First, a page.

Published in Primary Care

5 Ocular Diseases I Couldn't Manage Without Visual Field Testing

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5 min read

Here are 5 ocular conditions that I could not manage without visual field testing. My Humphrey Visual Field machine is a very important part of my practice.

5 Ocular Diseases I Couldn't Manage Without Visual Field Testing
As primary eye care physicians, we all can agree on the importance of the Humphrey Visual Field Analyzer (HFA) and visual field testing in our practices to both diagnose and manage ocular conditions. Visual field defects can be due to damage anywhere in the visual system from the retina through to the brain's visual cortex.
Here are 5 major ocular conditions in which visual field testing is warranted.

1) Glaucoma Suspects
Image Source: Department of Ophthalmology and Visual Sciences – The University of Iowa
Glaucoma has plagued eye care physicians for years! The most common form of glaucoma has been called the “sight stealing disease” because it is asymptomatic to the patients. It’s extremely important to control this condition at its early stage before the downward spiral of damage begins.
Since glaucoma primarily damages the Retinal Nerve Fiber Layer’s ganglion cells that are responsible for visual processing, the HFA is excellent and is the standard in detecting for damaging changes. Aside from determining if the patient has glaucoma, you use the HFA to monitor and track the progression of the condition and treatment efficacy.

Read more on major risk factors in primary open angle glaucoma.

2) Optic Neuritis -MS

Optic neuritis is an inflammation of the optic nerve due to various conditions with multiple sclerosis (MS) being a common systemic cause. Optic neuritis is a presenting sign in patients with MS, and so we are generally the first ones to detect it. Patients usually complain of eye pain (especially with movement), vision blur or “fog,” with a pretty sudden onset too.
Optic Neuritis Visual Field Profile – Image source: JAMA Network
A HFA is used to determine the visual defects of the optic nerve inflammation BEHIND the optic nerve (retrobulbar neuritis). The typical visual field defect of an optic neuritis is a central scotoma, but it can also be arcuate, altitudinal, hemianopic, or cecocentral.

3) Plaquenil/Hydroxychloroquine Use and Toxic Retinopathy

The use of hydroxychloroquine and plaquenil has long been used for treatment of malaria but now also successfully is used for systemic inflammation such as lupus and rheumatoid arthritis. When the cumulative dosage of these medications are too high, it initially causes cell toxicity while their VA’s are usually normal and no retinopathy may be noted, meaning no bull’s eye maculopathy can be seen funduscopically (premaculopathy).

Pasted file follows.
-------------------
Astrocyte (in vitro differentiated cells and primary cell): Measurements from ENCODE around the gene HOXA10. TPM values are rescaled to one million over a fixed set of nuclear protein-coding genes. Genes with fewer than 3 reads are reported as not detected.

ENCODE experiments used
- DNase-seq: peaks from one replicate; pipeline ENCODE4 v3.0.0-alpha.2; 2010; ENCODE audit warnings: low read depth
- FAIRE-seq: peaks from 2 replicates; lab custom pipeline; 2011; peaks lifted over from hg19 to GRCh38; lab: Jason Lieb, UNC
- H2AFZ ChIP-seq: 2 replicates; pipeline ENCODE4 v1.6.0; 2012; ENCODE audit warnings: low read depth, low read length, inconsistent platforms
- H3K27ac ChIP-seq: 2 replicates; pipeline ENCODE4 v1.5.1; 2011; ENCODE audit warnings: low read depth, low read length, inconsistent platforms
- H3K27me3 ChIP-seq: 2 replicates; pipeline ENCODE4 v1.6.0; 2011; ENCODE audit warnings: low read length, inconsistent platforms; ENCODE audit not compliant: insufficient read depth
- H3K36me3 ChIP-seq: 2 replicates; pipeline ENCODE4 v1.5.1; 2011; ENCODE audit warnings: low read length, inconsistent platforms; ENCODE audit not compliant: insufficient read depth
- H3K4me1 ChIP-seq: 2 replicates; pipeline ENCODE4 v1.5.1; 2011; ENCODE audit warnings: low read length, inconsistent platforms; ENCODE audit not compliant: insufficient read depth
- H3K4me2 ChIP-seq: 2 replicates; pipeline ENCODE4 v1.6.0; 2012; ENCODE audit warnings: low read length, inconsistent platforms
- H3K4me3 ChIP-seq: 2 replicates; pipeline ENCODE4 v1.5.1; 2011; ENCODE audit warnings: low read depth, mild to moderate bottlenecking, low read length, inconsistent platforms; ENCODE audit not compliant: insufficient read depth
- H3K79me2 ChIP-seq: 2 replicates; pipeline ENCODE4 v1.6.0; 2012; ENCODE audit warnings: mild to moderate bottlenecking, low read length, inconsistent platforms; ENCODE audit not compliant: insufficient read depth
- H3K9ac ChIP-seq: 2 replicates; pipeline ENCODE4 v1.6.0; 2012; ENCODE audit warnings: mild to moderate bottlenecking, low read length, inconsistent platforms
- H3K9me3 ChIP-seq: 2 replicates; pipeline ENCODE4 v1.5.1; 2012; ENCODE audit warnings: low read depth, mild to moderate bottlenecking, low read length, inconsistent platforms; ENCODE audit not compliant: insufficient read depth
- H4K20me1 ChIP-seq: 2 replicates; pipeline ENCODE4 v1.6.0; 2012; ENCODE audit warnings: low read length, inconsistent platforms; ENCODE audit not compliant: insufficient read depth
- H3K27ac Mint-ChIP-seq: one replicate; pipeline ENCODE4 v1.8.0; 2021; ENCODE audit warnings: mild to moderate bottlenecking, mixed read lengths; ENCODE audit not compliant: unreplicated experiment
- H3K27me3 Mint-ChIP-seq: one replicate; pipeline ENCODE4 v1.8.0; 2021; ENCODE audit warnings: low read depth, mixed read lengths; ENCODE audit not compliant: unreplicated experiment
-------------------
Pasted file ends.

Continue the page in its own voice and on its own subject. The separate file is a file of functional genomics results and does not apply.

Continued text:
Image Source: University of Iowa Department of Ophthalmology
As we know, early changes can be detected with OCT and we can also utilize clues from diminished visual fields. Changes here mean a phone call to the rheumatologist and/or pcp is warranted because this is when vision loss can be stopped. Once we see the maculopathy (funduscopically or on the visual field), it is generally irreversible due to severe cell toxicity and death and the patient is left with permanent vision loss.
Therefore, any slight changes in fields is a definite cause for concern.

Check out this in-depth guide to using OCT in the diagnosis and management of ocular disease.

4) Ischemic Optic Neuropathy (ION)

Non-arteritic ischemic optic neuropathy (NAION) aka a “stroke in the eye” is a common form of ION. We are generally the first health professional patients call due to sudden loss of vision that results.
Cardiovascular disease is the common culprit in causing NAIONs, so patients with those family of conditions should undergo periodic visual field testing along with their comprehensive eye exams.
Image Source: Review of Optometry
Sometimes these conditions are undiagnosed and unfortunately are found out the hard way. Visual outcomes are generally poor and irreversible. The lack of blood flow to the nerve generally affects a specific network of blood vessels thus creating a typical altitudinal visual field.

5) Lesions

With the above mentioned ocular conditions, we always always (always!) want to rule out masses. The HFA is one of the diagnostic tools we can use to assist in ruling out these potentially compressive lesions. But confirming the final diagnosis usually requires neurological imaging. Depending on where the lesion is located along the optic tract, it will often produce a certain visual field defect.
Image Source:
One of the most common types of intracranial lesions we encounter are pituitary adenomas. It produces the classic bitemporal hemianopsia due to the location of the lesion compressing on the visual fibers in the optic chiasm.

In Summary

If you haven’t noticed with the conditions above, we are generally the patient's first responder and are able to reveal possible underlying systemic conditions. Having a HFA is an important piece of diagnostic equipment to assist in our patient’s ocular well-being and maybe even saving their lives!
Chun "Chika" AuYeung, OD
About Chun "Chika" AuYeung, OD

My name is Chun AuYeung , OD and I'm a currently a Target Optical Sublease Holder in Wheaton, MD. I graduated from NOVA in 2012 and spent over 4.5 years at MyEyeDr as both an OD and in helping to support new optometrist. Some call me the "Confucius for ODs" but regardless the title, I'm here to look at things differently and be the biggest help I can!

Chun "Chika" AuYeung, OD
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